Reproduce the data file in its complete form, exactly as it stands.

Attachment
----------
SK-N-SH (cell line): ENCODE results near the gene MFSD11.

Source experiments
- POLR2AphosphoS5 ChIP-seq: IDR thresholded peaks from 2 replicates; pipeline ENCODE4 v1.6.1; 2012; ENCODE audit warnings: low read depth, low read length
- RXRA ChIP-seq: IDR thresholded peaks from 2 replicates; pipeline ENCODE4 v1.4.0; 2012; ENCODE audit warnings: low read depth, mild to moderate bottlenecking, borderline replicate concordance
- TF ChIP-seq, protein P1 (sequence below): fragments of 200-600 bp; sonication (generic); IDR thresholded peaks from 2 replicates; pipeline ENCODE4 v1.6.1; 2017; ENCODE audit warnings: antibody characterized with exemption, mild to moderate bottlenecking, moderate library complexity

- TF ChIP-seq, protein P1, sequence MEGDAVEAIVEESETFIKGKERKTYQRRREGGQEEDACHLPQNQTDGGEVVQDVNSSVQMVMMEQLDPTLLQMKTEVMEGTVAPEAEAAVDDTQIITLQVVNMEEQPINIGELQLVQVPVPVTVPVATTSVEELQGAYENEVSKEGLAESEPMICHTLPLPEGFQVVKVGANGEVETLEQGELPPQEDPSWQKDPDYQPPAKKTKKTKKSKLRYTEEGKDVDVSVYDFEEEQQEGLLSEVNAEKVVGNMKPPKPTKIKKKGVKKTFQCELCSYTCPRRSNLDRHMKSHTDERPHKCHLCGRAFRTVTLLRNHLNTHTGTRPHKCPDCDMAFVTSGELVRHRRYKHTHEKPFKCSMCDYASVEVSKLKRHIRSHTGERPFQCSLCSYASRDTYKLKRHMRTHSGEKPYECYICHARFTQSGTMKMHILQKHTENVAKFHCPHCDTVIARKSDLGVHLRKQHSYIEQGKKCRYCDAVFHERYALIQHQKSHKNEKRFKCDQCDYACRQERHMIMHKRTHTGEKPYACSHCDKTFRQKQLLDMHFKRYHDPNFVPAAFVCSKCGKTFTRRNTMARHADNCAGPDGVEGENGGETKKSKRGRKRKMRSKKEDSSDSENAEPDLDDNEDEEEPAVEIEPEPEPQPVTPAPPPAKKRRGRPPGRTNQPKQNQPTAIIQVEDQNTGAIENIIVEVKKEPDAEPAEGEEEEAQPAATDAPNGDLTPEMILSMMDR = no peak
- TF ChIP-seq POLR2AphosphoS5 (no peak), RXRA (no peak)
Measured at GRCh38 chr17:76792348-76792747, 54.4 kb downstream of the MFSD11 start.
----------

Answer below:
SK-N-SH (cell line): ENCODE results near the gene MFSD11.

Source experiments
- POLR2AphosphoS5 ChIP-seq: IDR thresholded peaks from 2 replicates; pipeline ENCODE4 v1.6.1; 2012; ENCODE audit warnings: low read depth, low read length
- RXRA ChIP-seq: IDR thresholded peaks from 2 replicates; pipeline ENCODE4 v1.4.0; 2012; ENCODE audit warnings: low read depth, mild to moderate bottlenecking, borderline replicate concordance
- TF ChIP-seq, protein P1 (sequence below): fragments of 200-600 bp; sonication (generic); IDR thresholded peaks from 2 replicates; pipeline ENCODE4 v1.6.1; 2017; ENCODE audit warnings: antibody characterized with exemption, mild to moderate bottlenecking, moderate library complexity

- TF ChIP-seq, protein P1, sequence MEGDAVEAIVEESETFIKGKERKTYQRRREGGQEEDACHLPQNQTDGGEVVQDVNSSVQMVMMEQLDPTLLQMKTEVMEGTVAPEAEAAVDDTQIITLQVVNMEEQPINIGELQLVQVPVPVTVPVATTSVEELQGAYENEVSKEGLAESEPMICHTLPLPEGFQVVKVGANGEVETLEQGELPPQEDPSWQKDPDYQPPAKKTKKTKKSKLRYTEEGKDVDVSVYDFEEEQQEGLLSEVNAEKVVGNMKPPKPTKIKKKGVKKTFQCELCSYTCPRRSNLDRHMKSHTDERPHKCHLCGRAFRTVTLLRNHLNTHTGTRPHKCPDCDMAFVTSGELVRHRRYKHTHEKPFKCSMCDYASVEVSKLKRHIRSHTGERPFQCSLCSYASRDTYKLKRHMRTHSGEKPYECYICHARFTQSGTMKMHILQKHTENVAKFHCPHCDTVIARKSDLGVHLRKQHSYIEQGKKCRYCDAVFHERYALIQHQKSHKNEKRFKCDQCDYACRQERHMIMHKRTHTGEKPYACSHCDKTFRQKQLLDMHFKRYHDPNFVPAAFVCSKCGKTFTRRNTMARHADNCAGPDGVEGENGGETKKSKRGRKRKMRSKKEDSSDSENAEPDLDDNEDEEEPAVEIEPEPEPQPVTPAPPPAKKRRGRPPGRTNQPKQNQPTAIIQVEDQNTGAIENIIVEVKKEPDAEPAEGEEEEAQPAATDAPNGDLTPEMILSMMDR = no peak
- TF ChIP-seq POLR2AphosphoS5 (no peak), RXRA (no peak)
Measured at GRCh38 chr17:76792348-76792747, 54.4 kb downstream of the MFSD11 start.